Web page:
03 Sep 2015

The Fertility Control Clinic case: When are decision-makers allowed to make an error?

by Caroline Bush, Mathew Bock

Not every erroneous conclusion will lead a court to issue a remedy.

The Supreme Court of Victoria's recent decision in Fertility Control Clinic v Melbourne City Council [2015] VSC 424 is a reminder that Australian courts will continue to tolerate some kinds of errors in decision-making, and that not all errors by decision-makers will necessarily led to a court issuing mandamus to compel the performance of a duty according to law. However, the distinction between the two kinds of errors can be elusive.

Background: a complaint about protesters

The Fertility Control Clinic operates a medical clinic in Melbourne which provides a range of family planning and reproductive services including pregnancy termination. For more than 20 years, the Helpers of God's Precious Infants have gathered near the clinic to protest.

In December 2013, the Clinic wrote to Melbourne City Council alleging that the protestors had engaged in a nuisance. It provided witness statements to the effect that protesters had engaged in loud singing, praying and shouting clearly audible inside the clinic, harassed women entering or leaving the clinic and made attempts to block women from entering the clinic.

The Public Health And Wellbeing Act 2008 (Vic) relevantly provides that the Council has a duty to remedy, as far as is reasonably possible, all nuisances existing in its municipal district. If a person believes that a nuisance exists, that person may notify the Council of the alleged nuisance and the Council must investigate any notice of a nuisance. Where the Council finds that a nuisance exists, it must take certain kinds of specific action which may include the issue of a prohibition notice. The effect of issuing a prohibition notice is that it becomes an offence to carry on an activity specified in a notice.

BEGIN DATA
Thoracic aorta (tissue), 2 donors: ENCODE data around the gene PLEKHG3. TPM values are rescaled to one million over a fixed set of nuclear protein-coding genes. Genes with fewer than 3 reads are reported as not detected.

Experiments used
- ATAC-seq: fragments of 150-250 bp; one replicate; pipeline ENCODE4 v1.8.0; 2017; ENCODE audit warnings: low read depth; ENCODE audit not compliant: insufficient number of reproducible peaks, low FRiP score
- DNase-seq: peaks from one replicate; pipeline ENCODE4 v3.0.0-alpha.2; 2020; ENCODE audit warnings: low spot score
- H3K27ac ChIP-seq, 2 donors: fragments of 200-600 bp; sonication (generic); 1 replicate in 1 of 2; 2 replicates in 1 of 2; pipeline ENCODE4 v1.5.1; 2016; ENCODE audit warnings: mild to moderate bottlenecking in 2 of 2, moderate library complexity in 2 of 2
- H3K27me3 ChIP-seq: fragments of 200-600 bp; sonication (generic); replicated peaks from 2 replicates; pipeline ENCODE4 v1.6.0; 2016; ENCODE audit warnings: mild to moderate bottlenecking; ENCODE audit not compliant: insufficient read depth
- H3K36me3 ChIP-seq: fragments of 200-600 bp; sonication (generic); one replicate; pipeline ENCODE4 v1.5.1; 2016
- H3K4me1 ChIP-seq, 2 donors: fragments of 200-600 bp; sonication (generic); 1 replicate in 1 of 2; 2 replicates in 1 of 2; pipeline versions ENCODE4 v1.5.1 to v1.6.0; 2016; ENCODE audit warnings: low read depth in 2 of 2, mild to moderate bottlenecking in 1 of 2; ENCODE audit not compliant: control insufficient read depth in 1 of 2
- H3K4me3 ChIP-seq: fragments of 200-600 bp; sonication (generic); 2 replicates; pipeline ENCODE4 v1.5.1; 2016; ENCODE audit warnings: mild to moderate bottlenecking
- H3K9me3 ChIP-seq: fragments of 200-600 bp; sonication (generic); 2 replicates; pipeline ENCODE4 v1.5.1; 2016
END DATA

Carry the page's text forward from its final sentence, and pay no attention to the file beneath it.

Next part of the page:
In this case, the Council did not dispute that the protestors had engaged in the alleged conduct. However, the Council determined that most of the actions of the protestors (with the "arguable" exception of blocking entry into the clinic) did not fall within the specific definition of "nuisance" in the Act. It went on to indicate that the matter was better settled privately through a referral to Victoria Police.

The Clinic applied to the Supreme Court of Victoria for:

  • orders in the nature of mandamus to compel the Council to exercise the powers conferred upon it by the Act; and
  • a declaration that a referral to Victoria Police did not constitute "settling the matter privately" where that expression appeared in the Act.

The Clinic was only partly successful. Justice McDonald concluded, for the reasons discussed below that it was open to the Council to reach its own conclusion as to whether the particular conduct alleged constituted a nuisance and declined to issue a writ of mandamus. The Clinic was able to obtain declaratory relief on a different point, being that the Court was persuaded that the Council's advice to the Clinic to settle the matter privately by referring the protesters behaviour to Victoria Police was not "settling the matter privately" within the meaning of that expression in the Act.

Jurisdictional and non-jurisdictional error